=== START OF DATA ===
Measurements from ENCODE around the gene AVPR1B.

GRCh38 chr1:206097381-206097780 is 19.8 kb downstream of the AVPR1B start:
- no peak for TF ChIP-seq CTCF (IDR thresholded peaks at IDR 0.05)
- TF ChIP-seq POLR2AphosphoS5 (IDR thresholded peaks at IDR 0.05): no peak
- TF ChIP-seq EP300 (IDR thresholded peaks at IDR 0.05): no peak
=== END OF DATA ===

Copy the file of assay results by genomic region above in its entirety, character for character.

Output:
Measurements from ENCODE around the gene AVPR1B.

GRCh38 chr1:206097381-206097780 is 19.8 kb downstream of the AVPR1B start:
- no peak for TF ChIP-seq CTCF (IDR thresholded peaks at IDR 0.05)
- TF ChIP-seq POLR2AphosphoS5 (IDR thresholded peaks at IDR 0.05): no peak
- TF ChIP-seq EP300 (IDR thresholded peaks at IDR 0.05): no peak